Students get colorful, artistic in note-taking

Kelly Cernetich, Editor-in-Chief

Armed with a Ziploc baggie of Crayolas, senior secondary education and history major Lisa Slippy sets herself to the task of filling in her notebook’s margins bright orange.

She adds curly symbols and shapes in green, and some blocks of text are outlined in blue. Annotated passages are carefully enclosed by a red cloud bubble.

While Slippy said most of her notes consist of “regular pen and paper,” classes that have a notebook grade component inspire her to add a little color to the pages.

“I do it to be creative, and have it be unique,” she said. “In other classes (without notebook grades) I still sometimes highlight . . . key parts to study from.”

Slippy and others like her seem to have found unique ways of interpreting professors’ lectures and on-screen graphs, and turned their notes into more than lines on a page.

Senior education social studies major Amanda Witters said she relies solely on her tablet laptop and Microsoft’s OneNote program, along with a built-in stylus that allows her to copy professors’ diagrams and graphs for note-taking.

Witters said she can search her notes for important words or phrases in seconds, allowing her to access every note she has ever taken in her four years at Pitt-Johnstown.

“It’s really useful in higher-level courses that rely on intro class terms.”

“My tablet PC is the best investment I’ve ever made, besides my education.”

Before students try their hand at personalizing the way they take notes, a mandatory freshman course University Scholarship has a note-taking lecture built into it, showcasing the Cornell note-taking method.

Cornell note-taking requires students to divide their page in two, using a 6-inch space on the right for in-class notes, and the remaining left side for later revisions like writing cue questions or expanding on key terms.

Academic Success Center Director Kate Stahl Kinsinger said the Cornell method was chosen based on best practices studies and research that showed it to be useful for students, particularly those new to the more academically rigorous college environment.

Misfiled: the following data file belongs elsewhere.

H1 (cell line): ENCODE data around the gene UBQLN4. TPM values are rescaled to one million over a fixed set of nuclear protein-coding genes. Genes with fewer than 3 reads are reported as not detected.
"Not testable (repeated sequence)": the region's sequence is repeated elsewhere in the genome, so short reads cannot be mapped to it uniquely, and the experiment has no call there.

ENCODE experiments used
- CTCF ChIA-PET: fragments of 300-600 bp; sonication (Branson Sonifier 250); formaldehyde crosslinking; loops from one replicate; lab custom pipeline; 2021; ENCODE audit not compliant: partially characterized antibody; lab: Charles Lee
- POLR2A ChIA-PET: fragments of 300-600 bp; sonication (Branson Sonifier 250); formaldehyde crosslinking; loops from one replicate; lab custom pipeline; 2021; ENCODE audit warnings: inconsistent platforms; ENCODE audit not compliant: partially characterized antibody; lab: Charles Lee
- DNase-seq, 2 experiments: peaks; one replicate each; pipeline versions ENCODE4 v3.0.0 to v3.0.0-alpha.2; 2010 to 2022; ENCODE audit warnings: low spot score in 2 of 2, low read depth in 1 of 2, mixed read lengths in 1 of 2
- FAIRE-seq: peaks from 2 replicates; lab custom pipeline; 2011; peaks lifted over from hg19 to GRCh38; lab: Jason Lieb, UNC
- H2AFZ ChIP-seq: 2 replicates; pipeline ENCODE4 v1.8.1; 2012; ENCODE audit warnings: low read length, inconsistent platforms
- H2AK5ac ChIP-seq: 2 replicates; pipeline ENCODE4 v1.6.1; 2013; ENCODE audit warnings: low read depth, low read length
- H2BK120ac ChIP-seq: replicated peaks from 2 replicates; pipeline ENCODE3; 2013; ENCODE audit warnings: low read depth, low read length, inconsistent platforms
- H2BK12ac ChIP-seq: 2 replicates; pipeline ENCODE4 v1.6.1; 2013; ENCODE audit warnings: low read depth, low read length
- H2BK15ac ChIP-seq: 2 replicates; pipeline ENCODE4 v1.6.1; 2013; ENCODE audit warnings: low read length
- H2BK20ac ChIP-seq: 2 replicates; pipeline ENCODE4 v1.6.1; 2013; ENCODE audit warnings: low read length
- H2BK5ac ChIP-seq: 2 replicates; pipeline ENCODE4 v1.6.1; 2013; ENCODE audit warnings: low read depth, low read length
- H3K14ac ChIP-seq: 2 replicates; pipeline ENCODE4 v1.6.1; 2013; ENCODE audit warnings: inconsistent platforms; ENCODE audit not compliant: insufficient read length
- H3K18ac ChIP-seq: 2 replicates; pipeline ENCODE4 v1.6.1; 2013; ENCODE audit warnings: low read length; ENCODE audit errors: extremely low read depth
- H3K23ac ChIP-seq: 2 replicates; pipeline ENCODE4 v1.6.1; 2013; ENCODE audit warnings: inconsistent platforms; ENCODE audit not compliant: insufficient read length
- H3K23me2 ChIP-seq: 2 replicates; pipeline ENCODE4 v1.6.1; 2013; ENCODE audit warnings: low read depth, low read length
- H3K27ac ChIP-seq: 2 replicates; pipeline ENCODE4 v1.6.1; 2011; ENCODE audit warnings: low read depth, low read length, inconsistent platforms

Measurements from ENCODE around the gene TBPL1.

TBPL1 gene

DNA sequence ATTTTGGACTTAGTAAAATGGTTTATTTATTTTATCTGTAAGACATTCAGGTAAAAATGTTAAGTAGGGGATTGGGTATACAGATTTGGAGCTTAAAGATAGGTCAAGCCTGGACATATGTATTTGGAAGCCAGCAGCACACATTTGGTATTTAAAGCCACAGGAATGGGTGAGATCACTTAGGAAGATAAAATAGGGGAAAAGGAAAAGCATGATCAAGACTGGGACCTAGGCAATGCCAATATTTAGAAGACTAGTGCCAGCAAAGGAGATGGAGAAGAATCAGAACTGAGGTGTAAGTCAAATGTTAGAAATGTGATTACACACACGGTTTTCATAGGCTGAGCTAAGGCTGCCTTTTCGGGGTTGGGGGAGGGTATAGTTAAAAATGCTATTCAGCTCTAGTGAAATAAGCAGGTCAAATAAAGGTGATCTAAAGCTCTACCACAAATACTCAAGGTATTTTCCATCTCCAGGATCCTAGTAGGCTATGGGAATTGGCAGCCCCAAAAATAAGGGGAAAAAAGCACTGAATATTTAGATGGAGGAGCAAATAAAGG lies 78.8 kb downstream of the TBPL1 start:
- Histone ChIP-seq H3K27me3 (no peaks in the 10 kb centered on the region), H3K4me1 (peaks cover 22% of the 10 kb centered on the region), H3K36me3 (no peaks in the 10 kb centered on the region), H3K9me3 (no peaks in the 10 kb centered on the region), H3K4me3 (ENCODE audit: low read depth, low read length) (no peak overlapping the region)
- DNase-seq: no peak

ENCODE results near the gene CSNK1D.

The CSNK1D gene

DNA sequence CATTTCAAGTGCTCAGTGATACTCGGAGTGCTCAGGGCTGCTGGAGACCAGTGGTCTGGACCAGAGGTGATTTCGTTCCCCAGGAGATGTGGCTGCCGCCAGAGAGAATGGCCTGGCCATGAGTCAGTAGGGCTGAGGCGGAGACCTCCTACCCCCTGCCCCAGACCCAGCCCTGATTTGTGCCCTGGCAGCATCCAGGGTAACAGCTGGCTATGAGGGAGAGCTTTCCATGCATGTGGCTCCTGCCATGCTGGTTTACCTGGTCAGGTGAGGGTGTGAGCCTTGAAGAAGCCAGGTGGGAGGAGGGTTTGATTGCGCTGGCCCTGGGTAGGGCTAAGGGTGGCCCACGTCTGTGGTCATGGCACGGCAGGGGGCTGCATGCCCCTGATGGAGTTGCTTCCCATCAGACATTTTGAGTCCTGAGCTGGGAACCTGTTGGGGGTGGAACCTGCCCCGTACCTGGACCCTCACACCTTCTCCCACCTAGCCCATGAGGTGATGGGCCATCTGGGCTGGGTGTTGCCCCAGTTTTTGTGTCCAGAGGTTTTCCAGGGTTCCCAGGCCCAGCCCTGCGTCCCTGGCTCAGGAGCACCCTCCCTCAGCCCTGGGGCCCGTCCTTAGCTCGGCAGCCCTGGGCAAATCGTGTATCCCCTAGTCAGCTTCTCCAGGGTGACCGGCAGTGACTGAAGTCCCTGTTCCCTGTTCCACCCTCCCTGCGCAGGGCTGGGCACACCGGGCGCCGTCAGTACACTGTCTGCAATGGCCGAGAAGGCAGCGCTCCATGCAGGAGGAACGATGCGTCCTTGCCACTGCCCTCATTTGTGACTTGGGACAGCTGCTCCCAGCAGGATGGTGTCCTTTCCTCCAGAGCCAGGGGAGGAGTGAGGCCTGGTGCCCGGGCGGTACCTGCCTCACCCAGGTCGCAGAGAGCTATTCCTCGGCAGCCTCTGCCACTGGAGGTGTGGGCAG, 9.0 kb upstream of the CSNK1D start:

But Kinsinger said she didn’t want students to be under the impression that University Scholarship instructors mandate how students take notes.

“I think it’s a mistake to tell any individual to prescribe a method,” she said. Kinsinger added that she preferred students took from the class that they should be taking notes attentively and with purpose.

“The goal . . . is to figure out how (a student best) learns,” she said.

Professors, too, seem to keep an open mind when it comes to the way students record what they hear.

Associate fine arts professor Valerie Grash said most students perform better on tests when they use notes already available to them on PowerPoint slides from her CourseWeb site.

“(They) seem to have an advantage over those using a traditional notebook,” she said, “specifically in being able to draw arrows or circle specific images.”

Grash said other students use tape recorders or, if they are more artistically inclined, draw their own renderings of the artwork.

Grash added that she doesn’t mind the method students choose, so long as they can connect the images on the screen to their notes and then commit the information to memory for exams.

Associate music professor Jeff Webb said that his class doesn’t require extra creativity from his students, and that most of their notebooks probably look the same as in their other classes — except in the case of performance courses.

“(Those students) have to put notes into their music in a different way,” he said.

Webb also said that students in classes such as choir benefit from the use of a manuscript notebook that has music staves, the five horizontal lines on which the musical notes can be written.

“Whatever instructions they might be given have to be abbreviated, since there is no room for them to write all over the music.

“So if I tell the students to slow down over the next five measures, they. . . will write a term like ‘rallentando,’ which means to gradually slow down.”

Freshman communication major Luis Torres has developed a unique and elaborate note-taking system involving black, blue and red pens.

Torres said he usually sits in class with all three pens uncapped, resting the two unused colors between the fingers of his left hand so he can easily access them.

“Black is basic notes,” he said. “Halfway important is blue. Red is extremely important. You can’t miss it.

“For very, very important things I sometimes make drawings.”

One such illustration can be found in Torres’ history notebook in chapter notes on American Pilgrims. A half-page ship drawing uses the vessel’s hull as a place in which he has organized relevant statistics and information.

A large triangular sail rests atop the notes with chapter three’s title “Colonization” written inside.

On another page the sentence, “300,000,000 people lived in America before Columbus arrived,” stands out inside a speech bubble coming from the mouth of a cartoon Native American.

“It’s the little things that help me remember,” he said.